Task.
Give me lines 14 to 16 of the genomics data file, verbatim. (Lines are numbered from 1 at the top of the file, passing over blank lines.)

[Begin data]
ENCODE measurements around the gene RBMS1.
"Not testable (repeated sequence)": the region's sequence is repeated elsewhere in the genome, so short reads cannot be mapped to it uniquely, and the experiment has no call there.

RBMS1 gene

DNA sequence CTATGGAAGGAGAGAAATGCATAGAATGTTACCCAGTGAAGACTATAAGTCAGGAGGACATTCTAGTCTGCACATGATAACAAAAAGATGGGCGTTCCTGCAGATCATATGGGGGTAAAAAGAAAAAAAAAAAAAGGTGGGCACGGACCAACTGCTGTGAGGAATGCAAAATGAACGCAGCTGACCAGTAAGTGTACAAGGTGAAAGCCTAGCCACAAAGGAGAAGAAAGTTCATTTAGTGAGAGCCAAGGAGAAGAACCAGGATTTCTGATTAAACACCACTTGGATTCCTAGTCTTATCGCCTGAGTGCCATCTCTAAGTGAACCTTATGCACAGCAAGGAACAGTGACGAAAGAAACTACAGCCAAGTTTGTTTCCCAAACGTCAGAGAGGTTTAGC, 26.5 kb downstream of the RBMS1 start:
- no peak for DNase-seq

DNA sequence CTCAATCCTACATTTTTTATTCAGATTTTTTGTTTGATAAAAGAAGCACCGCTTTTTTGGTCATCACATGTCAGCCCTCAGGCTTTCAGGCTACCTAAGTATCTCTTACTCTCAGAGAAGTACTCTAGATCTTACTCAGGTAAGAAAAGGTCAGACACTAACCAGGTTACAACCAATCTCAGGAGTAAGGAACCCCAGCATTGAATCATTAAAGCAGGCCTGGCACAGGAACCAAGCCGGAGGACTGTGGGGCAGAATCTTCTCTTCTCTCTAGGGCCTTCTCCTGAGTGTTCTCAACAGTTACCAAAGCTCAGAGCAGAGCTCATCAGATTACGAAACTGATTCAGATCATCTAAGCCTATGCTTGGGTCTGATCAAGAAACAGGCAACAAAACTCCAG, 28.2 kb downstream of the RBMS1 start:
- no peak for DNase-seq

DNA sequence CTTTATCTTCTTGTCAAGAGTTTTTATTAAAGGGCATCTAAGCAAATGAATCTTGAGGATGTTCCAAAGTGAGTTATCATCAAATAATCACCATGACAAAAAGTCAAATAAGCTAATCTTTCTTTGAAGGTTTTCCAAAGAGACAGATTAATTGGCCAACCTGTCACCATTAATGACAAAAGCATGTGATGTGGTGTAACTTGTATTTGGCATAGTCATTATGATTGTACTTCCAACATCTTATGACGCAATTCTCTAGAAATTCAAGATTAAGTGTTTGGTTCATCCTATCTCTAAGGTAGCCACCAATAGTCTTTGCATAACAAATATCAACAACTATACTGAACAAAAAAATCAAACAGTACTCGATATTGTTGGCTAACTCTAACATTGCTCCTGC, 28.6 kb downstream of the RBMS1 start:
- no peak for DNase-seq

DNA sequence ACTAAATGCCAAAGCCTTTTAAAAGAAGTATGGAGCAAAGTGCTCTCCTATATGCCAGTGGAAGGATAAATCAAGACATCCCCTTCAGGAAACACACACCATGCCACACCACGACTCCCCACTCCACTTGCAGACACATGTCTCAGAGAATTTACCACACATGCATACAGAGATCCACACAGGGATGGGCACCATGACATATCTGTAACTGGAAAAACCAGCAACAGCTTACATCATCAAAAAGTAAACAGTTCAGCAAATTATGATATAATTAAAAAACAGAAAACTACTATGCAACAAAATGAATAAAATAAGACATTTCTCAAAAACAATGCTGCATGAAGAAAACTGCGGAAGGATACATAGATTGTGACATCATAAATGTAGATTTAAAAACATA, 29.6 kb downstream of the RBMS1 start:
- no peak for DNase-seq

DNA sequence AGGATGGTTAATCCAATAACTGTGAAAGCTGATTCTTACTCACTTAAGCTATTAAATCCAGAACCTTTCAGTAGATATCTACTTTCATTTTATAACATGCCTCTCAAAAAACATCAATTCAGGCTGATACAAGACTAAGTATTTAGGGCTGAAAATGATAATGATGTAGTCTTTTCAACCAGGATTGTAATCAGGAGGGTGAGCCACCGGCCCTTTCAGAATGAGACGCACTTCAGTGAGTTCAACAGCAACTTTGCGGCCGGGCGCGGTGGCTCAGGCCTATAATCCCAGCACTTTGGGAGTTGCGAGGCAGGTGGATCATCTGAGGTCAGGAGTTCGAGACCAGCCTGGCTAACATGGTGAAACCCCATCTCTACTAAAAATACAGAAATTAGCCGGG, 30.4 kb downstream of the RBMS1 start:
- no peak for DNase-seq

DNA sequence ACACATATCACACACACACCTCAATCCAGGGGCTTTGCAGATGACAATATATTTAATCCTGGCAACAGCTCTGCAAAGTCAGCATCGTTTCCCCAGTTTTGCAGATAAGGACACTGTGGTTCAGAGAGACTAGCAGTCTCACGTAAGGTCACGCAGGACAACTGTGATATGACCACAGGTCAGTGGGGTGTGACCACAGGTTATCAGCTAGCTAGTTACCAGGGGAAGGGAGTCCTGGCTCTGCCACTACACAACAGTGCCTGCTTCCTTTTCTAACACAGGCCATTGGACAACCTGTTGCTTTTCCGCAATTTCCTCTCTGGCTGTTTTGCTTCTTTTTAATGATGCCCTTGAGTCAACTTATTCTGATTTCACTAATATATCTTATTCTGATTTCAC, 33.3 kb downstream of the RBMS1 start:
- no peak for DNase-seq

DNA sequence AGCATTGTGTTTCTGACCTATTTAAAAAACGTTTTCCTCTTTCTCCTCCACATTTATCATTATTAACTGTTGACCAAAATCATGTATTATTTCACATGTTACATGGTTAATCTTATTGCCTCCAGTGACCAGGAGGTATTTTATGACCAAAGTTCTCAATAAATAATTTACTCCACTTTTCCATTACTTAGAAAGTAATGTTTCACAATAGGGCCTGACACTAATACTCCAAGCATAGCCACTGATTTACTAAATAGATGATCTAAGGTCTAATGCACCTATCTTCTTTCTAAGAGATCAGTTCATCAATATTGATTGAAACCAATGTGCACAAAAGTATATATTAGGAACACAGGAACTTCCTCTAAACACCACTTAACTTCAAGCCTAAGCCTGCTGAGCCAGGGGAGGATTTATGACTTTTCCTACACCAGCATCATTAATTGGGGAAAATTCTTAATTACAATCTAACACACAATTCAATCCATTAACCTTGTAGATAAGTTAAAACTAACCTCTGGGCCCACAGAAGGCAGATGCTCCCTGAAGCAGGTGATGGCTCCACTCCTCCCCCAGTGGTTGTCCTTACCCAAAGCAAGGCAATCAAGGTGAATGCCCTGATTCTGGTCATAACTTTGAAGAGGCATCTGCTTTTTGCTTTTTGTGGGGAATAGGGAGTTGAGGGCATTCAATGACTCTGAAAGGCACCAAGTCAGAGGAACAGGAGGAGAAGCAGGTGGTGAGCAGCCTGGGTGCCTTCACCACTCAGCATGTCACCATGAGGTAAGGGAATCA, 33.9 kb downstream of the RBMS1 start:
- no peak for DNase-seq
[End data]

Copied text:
DNA sequence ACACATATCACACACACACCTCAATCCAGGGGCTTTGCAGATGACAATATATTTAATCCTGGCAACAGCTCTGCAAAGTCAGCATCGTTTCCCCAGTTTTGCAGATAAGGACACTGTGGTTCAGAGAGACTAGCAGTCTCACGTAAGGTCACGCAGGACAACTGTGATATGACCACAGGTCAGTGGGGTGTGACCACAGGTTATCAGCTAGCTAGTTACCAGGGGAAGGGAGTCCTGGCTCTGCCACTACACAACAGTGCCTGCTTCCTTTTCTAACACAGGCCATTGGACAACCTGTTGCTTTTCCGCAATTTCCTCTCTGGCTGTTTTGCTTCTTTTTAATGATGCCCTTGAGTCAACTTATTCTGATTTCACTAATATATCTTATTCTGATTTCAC, 33.3 kb downstream of the RBMS1 start:
- no peak for DNase-seq

DNA sequence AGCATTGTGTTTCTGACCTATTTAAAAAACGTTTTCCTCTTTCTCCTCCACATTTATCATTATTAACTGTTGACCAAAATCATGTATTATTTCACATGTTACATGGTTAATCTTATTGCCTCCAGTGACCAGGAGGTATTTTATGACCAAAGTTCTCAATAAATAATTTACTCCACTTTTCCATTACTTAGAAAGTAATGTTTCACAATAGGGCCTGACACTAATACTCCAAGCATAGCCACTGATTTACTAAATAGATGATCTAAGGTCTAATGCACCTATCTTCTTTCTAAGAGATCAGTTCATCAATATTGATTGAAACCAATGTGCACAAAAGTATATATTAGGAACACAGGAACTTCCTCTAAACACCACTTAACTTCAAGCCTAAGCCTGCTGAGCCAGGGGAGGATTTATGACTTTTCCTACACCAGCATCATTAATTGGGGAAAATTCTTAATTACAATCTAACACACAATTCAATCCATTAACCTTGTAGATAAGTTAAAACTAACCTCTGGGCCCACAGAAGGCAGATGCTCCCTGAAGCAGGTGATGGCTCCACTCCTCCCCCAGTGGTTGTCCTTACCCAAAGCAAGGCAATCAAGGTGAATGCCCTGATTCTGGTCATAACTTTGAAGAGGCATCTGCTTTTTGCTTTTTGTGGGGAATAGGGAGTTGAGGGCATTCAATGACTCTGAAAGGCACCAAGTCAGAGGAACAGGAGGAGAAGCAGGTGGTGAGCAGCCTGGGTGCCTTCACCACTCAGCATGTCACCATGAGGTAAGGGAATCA, 33.9 kb downstream of the RBMS1 start: